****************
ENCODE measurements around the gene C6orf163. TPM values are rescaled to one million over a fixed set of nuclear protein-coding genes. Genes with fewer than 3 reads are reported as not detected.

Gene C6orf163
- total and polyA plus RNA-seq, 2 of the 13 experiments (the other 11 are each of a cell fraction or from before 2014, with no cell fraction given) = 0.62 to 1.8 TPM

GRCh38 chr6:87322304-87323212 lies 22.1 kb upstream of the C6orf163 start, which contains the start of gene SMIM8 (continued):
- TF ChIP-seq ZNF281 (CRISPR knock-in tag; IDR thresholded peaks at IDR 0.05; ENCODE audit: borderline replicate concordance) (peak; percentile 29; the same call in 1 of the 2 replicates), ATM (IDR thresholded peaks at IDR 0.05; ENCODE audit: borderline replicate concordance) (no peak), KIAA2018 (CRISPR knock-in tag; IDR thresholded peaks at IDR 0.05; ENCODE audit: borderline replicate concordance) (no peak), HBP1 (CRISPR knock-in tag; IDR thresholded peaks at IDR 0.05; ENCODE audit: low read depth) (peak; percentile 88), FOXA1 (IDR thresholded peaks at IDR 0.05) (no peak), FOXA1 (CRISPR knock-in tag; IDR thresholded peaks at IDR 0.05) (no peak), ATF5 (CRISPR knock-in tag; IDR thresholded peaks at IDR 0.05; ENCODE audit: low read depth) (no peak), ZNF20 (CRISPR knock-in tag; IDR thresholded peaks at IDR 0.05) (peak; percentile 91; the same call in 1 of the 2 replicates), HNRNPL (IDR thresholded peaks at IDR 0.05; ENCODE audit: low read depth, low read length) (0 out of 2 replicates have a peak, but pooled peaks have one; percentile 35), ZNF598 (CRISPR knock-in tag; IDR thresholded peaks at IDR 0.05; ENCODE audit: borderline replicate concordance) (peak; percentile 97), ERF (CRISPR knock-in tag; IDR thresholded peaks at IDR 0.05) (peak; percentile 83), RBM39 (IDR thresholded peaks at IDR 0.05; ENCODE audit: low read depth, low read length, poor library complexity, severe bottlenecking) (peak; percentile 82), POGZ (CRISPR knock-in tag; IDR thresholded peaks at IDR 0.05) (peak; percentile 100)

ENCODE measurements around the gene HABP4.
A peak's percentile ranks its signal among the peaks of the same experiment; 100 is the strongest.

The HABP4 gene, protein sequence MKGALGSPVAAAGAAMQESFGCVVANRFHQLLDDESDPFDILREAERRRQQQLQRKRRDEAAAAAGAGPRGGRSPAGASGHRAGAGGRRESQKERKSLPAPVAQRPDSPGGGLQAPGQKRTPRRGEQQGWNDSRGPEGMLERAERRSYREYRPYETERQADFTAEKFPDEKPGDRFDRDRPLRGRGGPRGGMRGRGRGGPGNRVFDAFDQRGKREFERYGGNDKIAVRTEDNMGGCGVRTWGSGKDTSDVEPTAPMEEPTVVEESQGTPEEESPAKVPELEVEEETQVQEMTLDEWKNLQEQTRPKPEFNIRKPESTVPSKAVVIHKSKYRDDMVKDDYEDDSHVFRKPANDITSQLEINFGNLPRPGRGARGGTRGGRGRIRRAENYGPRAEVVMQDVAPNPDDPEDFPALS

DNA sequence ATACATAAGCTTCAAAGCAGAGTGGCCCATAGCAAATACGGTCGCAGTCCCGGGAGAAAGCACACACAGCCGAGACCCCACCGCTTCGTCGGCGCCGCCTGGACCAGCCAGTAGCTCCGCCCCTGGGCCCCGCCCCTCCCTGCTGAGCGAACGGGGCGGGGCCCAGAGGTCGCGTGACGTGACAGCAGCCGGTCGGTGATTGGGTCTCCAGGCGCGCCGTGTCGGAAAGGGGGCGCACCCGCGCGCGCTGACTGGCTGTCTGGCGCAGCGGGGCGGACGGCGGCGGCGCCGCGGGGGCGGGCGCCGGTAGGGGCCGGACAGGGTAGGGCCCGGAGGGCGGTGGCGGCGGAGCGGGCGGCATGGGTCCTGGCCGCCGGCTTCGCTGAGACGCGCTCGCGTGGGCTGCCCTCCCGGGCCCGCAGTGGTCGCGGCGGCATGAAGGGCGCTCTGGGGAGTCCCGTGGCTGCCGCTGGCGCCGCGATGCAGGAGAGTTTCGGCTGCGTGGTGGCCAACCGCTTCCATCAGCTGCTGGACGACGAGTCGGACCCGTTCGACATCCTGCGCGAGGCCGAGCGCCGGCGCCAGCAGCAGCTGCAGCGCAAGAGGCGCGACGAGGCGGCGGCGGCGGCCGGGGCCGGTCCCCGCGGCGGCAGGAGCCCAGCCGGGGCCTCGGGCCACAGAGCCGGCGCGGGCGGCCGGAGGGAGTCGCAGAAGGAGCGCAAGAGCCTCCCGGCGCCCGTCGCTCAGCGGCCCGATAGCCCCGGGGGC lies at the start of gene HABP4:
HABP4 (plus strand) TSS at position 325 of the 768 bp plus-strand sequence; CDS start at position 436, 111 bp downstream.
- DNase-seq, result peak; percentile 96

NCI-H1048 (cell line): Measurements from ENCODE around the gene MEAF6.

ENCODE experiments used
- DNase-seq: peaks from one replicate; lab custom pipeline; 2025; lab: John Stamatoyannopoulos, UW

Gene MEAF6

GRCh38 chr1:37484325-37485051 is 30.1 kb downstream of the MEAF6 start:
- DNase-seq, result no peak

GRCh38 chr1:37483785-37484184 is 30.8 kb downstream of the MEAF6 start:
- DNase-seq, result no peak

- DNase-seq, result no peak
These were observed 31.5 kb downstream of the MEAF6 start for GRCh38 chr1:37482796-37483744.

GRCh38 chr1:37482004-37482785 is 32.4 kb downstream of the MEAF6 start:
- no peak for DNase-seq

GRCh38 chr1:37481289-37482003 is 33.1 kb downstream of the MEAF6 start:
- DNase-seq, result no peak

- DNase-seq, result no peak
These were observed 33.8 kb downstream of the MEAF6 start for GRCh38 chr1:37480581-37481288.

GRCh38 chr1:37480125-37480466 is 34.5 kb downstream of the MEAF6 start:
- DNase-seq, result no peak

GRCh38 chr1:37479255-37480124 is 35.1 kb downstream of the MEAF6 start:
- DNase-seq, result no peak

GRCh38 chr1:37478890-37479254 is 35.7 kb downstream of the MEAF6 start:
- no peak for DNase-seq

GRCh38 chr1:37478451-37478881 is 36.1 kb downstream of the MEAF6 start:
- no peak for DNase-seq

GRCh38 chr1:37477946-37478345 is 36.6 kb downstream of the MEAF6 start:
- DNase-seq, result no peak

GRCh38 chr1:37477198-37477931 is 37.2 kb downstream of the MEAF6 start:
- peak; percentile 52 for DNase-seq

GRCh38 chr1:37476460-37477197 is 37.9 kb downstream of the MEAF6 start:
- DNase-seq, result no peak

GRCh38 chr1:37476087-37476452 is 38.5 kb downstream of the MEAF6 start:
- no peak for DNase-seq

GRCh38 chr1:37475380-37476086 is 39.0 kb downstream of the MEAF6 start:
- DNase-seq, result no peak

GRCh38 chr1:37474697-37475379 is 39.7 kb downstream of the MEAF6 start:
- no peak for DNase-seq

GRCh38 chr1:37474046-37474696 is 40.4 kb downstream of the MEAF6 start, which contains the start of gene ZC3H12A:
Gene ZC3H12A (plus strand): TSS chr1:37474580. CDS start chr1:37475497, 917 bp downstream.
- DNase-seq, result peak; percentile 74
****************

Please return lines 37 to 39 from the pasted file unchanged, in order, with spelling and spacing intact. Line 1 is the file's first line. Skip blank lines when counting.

- DNase-seq, result no peak

GRCh38 chr1:37477198-37477931 is 37.2 kb downstream of the MEAF6 start:
- peak; percentile 52 for DNase-seq